As your children grow into their tween and teen years, they begin expanding their social circles beyond your immediate neighborhood and their classrooms. They grow curious about the Internet, Facebook, Twitter, Instagram, Ask, Reddit and other social networking sites popular with teens and young adults. it’s inevitable – your daughter comes up to you and asks for your permission to set up a social networking profile. Whether she’s legally allowed by networking sites or not, you’re not sure you want her venturing into that world yet.
“I Met This Boy...”
After getting your permission and that of your partner, your daughter created a Facebook account with your supervision. As her mother, you have been conscientious about monitoring her time online, not allowing her to spend time in her room while she’s interacting with her friends. You and your partner had her hand over her Facebook password and you log into her account regularly to supervise what she has been doing. She accepted your friend requests, however reluctantly. Up until now, everything has been going smoothly and she has been following your rules, even though she’s rolled her eyes on occasion.
You and your partner learn that she has met a boy at school. You refuse her request to send a friend request to him – neither you nor your partner feel this is a good idea, since you don’t know him. Your daughter tries arguing with you and you remind her about your ground rules. You remind her that, if she tries to get you to change your mind, or if she tries defying you, you will temporarily revoke her Facebook privileges. You learn, as you browse her account, that she did send a Facebook request to this boy. He accepted it. In response, you take her Facebook privileges away for several days. Once her Facebook “grounding” ends, you allow her back on and you monitor her Facebook activities.
Mistakes Last On the Internet Forever
While you are browsing through your daughter’s account, you learn that she has sent semi-nude photos of herself to the boy she friended on Facebook. You immediately delete her Facebook account and hide your laptop in your room. When she comes home, you tell her what you did and why you deleted her account. You remind your daughter that mistakes like hers are never “deleted” on the Internet. You also find out that the boy she likes no longer talks to her. You ask her what she thinks this boy has done with the photos she sent to him and your daughter can’t answer because she doesn’t know. You and your partner begin worrying about those pictures.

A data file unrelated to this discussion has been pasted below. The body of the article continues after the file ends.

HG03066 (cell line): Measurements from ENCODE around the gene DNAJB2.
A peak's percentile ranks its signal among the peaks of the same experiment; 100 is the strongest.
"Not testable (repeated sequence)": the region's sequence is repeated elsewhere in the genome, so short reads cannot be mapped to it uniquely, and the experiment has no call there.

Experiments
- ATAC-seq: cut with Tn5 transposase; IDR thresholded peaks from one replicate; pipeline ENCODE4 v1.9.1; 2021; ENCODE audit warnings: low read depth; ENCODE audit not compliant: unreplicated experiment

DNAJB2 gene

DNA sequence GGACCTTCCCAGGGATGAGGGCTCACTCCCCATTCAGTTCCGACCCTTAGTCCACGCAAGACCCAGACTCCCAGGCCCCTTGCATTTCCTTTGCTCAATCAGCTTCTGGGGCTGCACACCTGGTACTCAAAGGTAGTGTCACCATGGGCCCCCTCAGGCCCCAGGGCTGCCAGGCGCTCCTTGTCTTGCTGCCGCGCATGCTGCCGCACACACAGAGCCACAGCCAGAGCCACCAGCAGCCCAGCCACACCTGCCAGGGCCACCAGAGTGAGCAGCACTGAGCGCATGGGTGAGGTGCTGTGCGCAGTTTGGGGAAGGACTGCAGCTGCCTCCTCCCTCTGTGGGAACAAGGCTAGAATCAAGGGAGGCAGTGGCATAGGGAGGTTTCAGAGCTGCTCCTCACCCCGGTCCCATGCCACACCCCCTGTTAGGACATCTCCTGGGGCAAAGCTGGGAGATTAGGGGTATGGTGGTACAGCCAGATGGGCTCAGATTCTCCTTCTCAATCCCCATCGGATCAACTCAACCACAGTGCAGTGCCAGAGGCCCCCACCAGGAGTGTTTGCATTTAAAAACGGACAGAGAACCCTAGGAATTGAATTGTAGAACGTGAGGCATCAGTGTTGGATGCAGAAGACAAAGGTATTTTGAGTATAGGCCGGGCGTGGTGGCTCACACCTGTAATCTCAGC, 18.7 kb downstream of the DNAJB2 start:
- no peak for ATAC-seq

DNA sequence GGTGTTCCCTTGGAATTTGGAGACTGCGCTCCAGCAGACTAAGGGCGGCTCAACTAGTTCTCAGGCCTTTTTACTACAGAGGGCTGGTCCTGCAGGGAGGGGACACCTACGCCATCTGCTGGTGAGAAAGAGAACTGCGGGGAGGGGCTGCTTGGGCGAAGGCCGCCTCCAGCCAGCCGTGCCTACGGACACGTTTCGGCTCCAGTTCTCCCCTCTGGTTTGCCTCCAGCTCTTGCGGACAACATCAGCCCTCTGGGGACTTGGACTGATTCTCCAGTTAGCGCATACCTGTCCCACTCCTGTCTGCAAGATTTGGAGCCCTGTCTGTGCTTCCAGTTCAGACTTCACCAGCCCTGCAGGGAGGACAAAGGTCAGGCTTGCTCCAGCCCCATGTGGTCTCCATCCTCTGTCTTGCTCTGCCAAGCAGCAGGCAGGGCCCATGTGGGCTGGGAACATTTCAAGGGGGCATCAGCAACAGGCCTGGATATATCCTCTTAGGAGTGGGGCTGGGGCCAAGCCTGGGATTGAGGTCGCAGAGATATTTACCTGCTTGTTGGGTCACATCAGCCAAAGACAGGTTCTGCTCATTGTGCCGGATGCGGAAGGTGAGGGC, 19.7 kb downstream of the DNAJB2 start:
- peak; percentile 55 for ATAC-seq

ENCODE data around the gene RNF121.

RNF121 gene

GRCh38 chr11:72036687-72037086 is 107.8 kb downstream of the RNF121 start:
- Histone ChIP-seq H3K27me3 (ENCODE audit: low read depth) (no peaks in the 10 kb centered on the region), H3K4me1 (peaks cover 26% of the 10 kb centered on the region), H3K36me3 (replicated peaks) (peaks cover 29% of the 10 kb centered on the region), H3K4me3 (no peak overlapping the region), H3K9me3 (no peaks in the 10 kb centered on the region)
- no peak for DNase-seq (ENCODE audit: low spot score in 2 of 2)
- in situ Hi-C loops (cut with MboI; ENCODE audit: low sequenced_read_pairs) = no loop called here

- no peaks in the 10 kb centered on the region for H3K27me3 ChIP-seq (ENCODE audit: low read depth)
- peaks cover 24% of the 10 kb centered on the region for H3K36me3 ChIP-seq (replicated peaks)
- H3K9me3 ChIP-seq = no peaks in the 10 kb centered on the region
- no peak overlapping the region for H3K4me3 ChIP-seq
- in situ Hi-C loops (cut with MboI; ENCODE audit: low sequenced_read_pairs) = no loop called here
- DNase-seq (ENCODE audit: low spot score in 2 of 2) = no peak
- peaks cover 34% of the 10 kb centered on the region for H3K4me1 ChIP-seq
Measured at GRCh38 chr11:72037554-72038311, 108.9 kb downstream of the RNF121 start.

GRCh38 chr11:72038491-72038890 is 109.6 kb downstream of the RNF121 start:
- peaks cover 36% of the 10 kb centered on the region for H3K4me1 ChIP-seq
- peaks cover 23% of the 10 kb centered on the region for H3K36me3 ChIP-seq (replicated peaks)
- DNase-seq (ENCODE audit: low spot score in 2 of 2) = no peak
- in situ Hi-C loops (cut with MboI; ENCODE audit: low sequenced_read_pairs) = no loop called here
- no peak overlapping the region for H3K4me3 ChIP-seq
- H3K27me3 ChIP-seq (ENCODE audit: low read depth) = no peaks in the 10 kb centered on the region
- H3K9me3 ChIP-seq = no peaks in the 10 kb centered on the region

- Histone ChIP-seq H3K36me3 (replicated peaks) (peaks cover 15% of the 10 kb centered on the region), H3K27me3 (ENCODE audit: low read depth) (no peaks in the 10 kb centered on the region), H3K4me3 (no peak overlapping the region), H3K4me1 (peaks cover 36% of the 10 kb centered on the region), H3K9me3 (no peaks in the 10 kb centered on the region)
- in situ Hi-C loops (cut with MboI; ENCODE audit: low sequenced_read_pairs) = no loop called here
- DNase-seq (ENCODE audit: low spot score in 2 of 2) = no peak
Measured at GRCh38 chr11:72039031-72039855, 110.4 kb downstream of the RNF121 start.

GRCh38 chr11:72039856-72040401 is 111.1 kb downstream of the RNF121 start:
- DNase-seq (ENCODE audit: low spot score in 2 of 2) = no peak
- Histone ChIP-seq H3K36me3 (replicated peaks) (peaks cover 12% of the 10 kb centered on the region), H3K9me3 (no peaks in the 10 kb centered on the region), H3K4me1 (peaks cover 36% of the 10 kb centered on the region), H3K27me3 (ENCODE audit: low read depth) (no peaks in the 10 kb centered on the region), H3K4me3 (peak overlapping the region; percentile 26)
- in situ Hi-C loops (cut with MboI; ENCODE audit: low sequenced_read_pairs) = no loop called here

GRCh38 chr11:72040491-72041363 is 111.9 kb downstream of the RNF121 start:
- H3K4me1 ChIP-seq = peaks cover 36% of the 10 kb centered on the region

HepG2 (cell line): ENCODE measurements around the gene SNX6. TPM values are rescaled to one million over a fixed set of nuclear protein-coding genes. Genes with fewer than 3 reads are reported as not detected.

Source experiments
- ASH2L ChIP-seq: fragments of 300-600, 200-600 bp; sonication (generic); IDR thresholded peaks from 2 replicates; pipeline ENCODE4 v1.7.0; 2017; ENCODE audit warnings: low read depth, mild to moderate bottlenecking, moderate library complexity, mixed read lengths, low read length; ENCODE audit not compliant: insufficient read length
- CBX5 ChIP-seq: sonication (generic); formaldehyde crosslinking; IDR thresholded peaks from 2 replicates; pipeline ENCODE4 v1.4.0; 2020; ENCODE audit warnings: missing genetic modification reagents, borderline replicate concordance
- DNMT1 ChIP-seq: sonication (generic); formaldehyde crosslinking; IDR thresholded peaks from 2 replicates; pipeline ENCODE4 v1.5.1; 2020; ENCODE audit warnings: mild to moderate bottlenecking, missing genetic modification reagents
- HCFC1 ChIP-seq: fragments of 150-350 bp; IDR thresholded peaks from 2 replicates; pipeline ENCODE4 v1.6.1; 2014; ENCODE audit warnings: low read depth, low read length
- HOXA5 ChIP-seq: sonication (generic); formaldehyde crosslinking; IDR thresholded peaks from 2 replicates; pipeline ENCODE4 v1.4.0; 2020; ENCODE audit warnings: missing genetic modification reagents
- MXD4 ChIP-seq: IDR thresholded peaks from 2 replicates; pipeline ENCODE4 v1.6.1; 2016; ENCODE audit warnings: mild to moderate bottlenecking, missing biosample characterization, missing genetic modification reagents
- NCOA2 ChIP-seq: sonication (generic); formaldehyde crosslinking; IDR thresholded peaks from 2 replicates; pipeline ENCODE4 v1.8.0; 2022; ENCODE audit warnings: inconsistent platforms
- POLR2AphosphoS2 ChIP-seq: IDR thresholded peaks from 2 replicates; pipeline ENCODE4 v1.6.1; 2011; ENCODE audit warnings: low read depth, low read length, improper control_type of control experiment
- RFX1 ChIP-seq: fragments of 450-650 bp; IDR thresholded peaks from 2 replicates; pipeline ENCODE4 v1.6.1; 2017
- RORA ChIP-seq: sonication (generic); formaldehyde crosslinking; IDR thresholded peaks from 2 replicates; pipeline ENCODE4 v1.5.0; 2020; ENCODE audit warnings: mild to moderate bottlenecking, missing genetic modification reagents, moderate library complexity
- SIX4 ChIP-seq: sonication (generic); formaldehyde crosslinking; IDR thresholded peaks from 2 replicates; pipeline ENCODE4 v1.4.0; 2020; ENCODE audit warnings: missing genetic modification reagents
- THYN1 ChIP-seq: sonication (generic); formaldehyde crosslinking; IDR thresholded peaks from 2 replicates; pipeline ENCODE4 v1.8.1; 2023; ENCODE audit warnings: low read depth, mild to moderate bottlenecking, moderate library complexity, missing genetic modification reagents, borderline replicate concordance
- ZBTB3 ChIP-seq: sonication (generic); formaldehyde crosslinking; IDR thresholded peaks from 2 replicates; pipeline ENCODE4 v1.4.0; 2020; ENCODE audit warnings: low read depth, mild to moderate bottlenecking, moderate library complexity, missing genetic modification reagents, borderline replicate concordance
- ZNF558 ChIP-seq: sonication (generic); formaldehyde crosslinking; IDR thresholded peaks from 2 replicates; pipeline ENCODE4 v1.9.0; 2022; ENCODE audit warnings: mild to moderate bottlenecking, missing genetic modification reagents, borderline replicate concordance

She comes home from school, crying, and you find out that the semi-nude pictures she sent to that boy are now making the rounds of computer and cellphone accounts at school.
Most, if not all jurisdictions do charge the teens who were sexting and sending the inappropriate pictures around. The teens who take and send these photos of themselves frequently don’t realize that what they are doing is a crime. In some areas, sexting is a felony; in others, it is a misdemeanor. You tell your daughter what you know, then you and your partner begin doing research so you’re ready to face any consequences of your daughter’s actions.
Ken Oswalt, prosecutor in Licking County, Ohio, has handled criminal cases like these. In Oswalt’s words, teens believe that they will suffer no consequences from sexting. They don’t understand the risk to their futures or their reputations.
What actually happens to pictures like these is quite different and much more troubling than many teens realize. Even when the pictures are deleted, search engines “cache” or save them. They last forever, no matter what teens or their parents might believe.
The existence of your daughter’s pictures can haunt her well into her future – if not for the rest of her life. If a pedophile finds her pictures, they can become a part of his collection. If someone wants to do your daughter any harm, that picture is readily available to that person. On Facebook, regardless of the company’s statement that they moved photo storage to newer storage systems that delete photos within 45 days of a user requesting their deletion. However, direct photo links are still live – and public. Even if your daughter’s Facebook profile was private, those photos are publicly accessible.
Legally, your daughter may face criminal consequences from probation to being sentenced to time in a juvenile detention center. The juvenile judge may also decide to make her register as a sex offender, depending on the laws in your state. A temporary impulse can have lasting consequences for your children. They need to know this.
Concerned about sexting? Learn the basics and what you can do to help prevent the dangerous consequences with our eBook: “Understanding Sexting: Nine Things Every Parent Should Know”